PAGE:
The talk was interesting. Putnam used all sorts of data as evidence that social capital is in decline. Church attendance is down, fewer people participate in Parent Teacher Organisations, few people go to public meetings. My argument is that most of these things are old fashioned views of how society should be, a sort of nostalgic view that all was wholesome and good in 1950’s America. I had the opportunity to quiz Putnam on this point.
I pointed out that he spoke of a "loss" that occurs as fewer people go to church yet, for many people, organised religion was a repressive or oppressive force in their lives. He ignored this, stating only that, in America, various social movements "wouldn’t have happened" had it not been for the church. I still don’t get it. Why must formal church attendance be viewed as inherently better than non-attendance, particularly where there may very well be positive aspects of NOT participating in organised religion?
Putnam claims that he doesn’t have a nostalgic view of the America of the 50’s yet, for all his evidence, he looks at the past as a baseline and, when the numbers go down, it’s suddenly evidence of a "loss". Use of the word loss is inherently negative so I find myself struggling to understand why he can’t simply use the word change.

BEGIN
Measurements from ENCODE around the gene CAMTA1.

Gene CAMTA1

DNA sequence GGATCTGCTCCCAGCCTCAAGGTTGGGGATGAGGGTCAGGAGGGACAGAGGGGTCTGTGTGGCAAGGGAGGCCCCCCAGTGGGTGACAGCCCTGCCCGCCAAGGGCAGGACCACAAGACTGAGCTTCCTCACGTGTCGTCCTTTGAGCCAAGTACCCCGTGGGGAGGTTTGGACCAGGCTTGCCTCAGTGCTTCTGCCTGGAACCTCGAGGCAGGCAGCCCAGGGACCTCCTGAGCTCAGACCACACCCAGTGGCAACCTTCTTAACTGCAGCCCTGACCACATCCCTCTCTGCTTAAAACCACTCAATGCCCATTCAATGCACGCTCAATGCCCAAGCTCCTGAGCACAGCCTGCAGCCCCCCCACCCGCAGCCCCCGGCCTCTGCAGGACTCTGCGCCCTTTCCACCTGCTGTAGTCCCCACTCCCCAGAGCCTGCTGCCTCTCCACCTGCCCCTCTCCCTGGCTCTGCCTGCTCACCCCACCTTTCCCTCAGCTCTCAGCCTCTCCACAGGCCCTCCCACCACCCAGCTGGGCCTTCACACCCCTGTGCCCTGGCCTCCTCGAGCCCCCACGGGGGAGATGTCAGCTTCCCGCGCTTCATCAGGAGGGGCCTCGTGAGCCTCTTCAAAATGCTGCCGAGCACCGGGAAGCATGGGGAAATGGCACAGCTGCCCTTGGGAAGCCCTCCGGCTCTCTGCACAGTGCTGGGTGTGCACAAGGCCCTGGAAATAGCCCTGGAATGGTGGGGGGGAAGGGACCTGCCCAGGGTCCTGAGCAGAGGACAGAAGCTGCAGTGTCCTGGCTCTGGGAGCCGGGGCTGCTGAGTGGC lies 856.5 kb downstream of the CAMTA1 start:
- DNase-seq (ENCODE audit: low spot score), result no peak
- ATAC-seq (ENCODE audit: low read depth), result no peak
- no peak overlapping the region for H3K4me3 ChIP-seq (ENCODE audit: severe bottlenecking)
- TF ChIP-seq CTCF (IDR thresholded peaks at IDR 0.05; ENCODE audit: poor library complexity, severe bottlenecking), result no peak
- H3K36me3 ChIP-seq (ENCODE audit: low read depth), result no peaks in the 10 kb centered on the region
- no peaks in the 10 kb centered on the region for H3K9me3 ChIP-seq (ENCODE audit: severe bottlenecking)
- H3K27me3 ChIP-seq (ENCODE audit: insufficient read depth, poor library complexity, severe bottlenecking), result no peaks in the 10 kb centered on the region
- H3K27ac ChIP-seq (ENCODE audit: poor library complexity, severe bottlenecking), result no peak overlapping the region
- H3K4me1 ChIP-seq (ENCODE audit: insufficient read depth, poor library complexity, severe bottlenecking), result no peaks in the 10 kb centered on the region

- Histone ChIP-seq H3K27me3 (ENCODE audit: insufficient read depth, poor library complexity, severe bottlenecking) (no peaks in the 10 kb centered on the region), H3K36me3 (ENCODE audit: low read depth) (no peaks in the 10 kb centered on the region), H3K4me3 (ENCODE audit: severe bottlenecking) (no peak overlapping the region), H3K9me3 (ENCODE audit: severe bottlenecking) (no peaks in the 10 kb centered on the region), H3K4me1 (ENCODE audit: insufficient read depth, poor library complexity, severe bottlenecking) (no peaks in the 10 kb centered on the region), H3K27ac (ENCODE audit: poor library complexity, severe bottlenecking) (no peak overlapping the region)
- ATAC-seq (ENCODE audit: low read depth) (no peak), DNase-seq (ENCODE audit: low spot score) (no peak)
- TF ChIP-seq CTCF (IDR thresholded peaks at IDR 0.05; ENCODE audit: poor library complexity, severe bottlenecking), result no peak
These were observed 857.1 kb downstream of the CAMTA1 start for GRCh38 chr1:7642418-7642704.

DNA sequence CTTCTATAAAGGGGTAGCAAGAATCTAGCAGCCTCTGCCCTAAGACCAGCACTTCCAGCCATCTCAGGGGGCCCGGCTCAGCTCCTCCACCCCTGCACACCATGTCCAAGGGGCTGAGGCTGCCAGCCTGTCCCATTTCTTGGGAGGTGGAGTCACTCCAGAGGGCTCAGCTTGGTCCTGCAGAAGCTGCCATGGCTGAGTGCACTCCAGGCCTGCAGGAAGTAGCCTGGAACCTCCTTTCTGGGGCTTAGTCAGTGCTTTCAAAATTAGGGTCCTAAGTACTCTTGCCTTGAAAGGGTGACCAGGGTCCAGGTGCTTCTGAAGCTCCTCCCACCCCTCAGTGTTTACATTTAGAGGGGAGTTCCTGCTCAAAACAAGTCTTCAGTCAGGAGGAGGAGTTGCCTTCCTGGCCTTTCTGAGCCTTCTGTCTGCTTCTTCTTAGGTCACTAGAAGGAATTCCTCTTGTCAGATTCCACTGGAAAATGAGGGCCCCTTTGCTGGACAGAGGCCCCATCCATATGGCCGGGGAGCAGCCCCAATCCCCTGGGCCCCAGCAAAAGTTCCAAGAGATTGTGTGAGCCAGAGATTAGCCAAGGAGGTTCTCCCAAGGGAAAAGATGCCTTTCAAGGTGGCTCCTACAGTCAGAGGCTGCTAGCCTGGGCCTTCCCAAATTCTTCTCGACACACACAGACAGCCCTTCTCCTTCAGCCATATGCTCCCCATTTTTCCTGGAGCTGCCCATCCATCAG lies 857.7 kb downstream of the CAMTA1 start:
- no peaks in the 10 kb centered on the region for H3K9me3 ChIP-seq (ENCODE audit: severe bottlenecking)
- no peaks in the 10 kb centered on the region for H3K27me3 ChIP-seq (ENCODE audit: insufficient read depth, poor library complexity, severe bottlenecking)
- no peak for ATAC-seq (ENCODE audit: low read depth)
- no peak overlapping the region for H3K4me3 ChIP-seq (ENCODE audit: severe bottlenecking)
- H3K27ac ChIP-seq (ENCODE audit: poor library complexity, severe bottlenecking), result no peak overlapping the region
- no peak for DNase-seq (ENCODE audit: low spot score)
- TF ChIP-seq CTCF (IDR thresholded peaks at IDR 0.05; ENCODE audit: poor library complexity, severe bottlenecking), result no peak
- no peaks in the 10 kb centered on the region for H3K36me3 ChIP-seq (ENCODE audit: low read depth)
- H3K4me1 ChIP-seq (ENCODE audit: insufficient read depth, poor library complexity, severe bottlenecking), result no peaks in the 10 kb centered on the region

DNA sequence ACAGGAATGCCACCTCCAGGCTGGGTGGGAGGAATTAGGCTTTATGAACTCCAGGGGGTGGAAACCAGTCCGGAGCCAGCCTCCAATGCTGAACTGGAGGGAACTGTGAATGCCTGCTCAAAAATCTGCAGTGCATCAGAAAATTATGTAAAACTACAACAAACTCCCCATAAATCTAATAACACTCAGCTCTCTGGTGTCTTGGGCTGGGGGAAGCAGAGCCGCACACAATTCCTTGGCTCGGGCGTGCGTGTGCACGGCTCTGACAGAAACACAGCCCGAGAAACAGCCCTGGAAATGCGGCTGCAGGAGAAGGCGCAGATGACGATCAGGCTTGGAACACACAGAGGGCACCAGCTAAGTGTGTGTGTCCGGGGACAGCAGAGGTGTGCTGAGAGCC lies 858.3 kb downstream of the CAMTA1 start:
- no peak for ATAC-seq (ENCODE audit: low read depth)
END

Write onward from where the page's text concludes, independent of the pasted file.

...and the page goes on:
Last week, in addition to getting married, going on a brief honeymoon and preparing to launch two very big new services as part of my day job, I also sent emails (via writetothem.com) to each of my elected local and national representatives voicing my opposition to a planned local development. In Putnams World, I didn’t attend a public meeting so my actions are off his civic participation radar. Yet I got replies from two county councillors, one city councillor, my MP, and the opposition Parliamentary candidate of another party – within days. I didn’t have the time to attend a public meeting, even if there had been one, I just used a different avenue to engage with government.
Things may have changed, and certainly Putnam’s evidence shows this, but it’s not necessarily a gain or a loss. The cup isn’t half empty or half full, it’s just sitting there being topped up with something else everytime someone takes a drink. If only I could have convinced Putnam…